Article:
twitterlogoAlmost three months after news first broke that Twitter was planning to launch new features in order to address a bevy of concerns leveled at the company in regards to bullying and harassment among its users, the company today announced the launch of a few anti-abuse steps it’ll be taking to make its platform more inclusive. The final product is slightly different from what was detailed in August, and comes as a simple expansion of Twitter’s pre-existing “mute” ability.

Whereas mute was limited to entire accounts before, now users will be able to mute keywords, phrases, and even entire conversations within notifications in Twitter. This way, users can block specific content they don’t want to be notified about, without having to completely mute an entire account. The expansion of mute is still a step behind third-party apps like Tweetbot, which let users mute words, hashtags, and users everywhere they appear on Twitter, not just in notifications.

The amount of abuse, bullying, and harassment we’ve seen across the Internet has risen sharply over the past few years. These behaviors inhibit people from participating on Twitter, or anywhere. Abusive conduct removes the chance to see and share all perspectives around an issue, which we believe is critical to moving us all forward. In the worst cases, this type of conduct threatens human dignity, which we should all stand together to protect.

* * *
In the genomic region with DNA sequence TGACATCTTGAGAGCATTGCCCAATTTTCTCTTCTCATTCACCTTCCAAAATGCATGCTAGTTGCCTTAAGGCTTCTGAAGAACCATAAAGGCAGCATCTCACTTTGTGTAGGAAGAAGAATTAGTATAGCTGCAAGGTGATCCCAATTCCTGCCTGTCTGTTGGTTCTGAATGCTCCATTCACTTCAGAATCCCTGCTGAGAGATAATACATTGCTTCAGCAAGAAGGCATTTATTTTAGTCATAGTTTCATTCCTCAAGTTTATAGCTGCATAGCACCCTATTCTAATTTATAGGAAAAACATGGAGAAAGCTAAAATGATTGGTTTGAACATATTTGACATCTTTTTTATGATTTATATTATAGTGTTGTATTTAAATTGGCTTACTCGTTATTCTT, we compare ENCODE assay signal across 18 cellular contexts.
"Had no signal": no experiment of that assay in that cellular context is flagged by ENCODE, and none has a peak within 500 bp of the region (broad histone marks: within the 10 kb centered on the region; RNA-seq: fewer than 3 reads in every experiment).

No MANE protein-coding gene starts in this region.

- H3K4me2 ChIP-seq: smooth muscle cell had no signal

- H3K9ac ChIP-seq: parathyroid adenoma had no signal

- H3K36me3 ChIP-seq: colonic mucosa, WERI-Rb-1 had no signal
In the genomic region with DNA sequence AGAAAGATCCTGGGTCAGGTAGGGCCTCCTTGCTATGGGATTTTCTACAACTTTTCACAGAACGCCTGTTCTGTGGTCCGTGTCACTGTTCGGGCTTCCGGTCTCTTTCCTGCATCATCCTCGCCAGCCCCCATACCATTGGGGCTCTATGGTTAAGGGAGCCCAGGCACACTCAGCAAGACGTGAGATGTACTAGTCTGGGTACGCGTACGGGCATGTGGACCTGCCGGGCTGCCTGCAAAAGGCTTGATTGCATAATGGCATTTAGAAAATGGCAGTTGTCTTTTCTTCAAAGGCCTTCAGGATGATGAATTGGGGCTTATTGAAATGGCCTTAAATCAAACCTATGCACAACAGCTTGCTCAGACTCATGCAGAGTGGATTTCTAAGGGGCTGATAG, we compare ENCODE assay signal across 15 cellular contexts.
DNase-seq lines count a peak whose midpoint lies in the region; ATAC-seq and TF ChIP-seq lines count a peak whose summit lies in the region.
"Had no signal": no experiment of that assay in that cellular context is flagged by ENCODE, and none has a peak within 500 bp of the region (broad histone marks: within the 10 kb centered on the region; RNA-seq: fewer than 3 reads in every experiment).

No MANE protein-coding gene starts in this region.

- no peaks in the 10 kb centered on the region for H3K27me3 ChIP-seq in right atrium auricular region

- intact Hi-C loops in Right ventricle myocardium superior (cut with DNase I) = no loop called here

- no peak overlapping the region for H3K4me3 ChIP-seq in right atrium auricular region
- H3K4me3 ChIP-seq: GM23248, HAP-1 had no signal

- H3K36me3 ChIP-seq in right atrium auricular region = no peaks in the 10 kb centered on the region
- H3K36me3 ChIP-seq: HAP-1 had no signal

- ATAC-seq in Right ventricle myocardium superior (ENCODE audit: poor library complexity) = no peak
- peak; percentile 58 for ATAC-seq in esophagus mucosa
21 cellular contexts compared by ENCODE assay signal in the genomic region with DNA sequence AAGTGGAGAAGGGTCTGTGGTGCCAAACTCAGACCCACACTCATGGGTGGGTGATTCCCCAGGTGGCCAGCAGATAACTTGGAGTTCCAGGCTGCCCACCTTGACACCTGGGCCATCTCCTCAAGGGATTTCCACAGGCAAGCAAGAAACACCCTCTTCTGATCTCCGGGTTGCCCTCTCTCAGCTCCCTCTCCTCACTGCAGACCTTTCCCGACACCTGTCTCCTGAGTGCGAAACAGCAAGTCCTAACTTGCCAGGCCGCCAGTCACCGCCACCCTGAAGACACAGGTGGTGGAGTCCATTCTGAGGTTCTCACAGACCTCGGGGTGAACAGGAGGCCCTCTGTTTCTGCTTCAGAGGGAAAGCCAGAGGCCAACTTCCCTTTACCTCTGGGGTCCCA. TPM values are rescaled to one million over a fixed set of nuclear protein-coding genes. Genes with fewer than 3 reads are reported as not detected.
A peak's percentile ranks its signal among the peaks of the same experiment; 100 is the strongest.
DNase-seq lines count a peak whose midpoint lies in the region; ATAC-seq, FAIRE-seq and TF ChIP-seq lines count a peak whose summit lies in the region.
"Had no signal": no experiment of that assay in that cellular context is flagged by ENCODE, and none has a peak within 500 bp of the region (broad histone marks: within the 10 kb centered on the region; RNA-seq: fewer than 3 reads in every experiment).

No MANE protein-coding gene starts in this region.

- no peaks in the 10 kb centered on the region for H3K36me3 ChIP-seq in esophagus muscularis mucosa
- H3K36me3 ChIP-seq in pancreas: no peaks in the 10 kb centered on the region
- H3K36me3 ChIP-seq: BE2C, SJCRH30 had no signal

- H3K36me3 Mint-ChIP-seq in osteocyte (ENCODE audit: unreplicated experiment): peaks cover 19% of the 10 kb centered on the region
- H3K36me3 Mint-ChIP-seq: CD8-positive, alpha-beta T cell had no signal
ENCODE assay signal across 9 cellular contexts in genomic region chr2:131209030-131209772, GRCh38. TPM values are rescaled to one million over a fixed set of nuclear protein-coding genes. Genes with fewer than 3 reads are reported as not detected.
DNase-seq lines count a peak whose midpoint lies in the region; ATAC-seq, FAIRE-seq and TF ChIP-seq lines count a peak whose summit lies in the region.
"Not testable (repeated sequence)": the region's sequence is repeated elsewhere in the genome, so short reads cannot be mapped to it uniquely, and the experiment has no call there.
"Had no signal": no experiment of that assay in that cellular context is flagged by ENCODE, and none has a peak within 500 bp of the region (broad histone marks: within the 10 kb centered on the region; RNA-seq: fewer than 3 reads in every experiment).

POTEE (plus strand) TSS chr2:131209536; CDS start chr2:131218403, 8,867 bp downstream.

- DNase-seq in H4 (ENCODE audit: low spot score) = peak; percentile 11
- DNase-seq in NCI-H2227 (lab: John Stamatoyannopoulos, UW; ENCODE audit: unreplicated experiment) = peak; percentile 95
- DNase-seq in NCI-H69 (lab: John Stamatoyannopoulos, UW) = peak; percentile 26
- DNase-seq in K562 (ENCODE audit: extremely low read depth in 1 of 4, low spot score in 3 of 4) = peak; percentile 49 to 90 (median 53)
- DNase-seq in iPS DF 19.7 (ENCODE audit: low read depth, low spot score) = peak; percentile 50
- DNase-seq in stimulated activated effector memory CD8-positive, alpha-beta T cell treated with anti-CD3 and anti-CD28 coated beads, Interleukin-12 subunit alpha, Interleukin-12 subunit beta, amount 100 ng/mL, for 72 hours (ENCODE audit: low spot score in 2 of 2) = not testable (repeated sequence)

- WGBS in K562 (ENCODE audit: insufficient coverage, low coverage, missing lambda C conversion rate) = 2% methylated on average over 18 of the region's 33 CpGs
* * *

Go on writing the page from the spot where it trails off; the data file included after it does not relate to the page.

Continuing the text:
Because Twitter happens in public and in real-time, we’ve had some challenges keeping up with and curbing abusive conduct. We took a step back to reset and take a new approach, find and focus on the most critical needs, and rapidly improve. There are three areas we’re focused on, and happy to announce progress around today: controls, reporting, and enforcement.

The company also announced, although vaguely, a new way for users to report abuse that violates Twitter’s parameters for prohibiting harmful language “that targets people on the basis of race, ethnicity, national origin, sexual orientation, gender, gender identity, religious affiliation, age, disability, or disease.” It’s unclear how this update differs from Twitter’s current “report Tweet” option, but the company said that it offers “a more direct way” for users to report negative conduct when they see it happening.

The process behind the anti-harassment move at Twitter has gotten an overhaul as well, with retrained support teams ready to address user reports of bad behavior, and also overhauled system tools so its employees can “deal more effectively with this conduct when it’s reported.” Twitter said that its goal is “a faster and more transparent process,” with the final outcome aimed to be a “culture of collective support on Twitter.”

All the same, the company noted that it understands such improvements won’t stop hate speech overnight, or “suddenly remove abusive conduct from Twitter. No single action by us would do that. Instead we commit to rapidly improving Twitter based on everything we observe and learn.” The new features will begin appearing on Twitter for iOS, Android, and the web in the coming days. More information on how to install mute keywords and Twitter’s hateful conduct policy can be found in the company’s help center.

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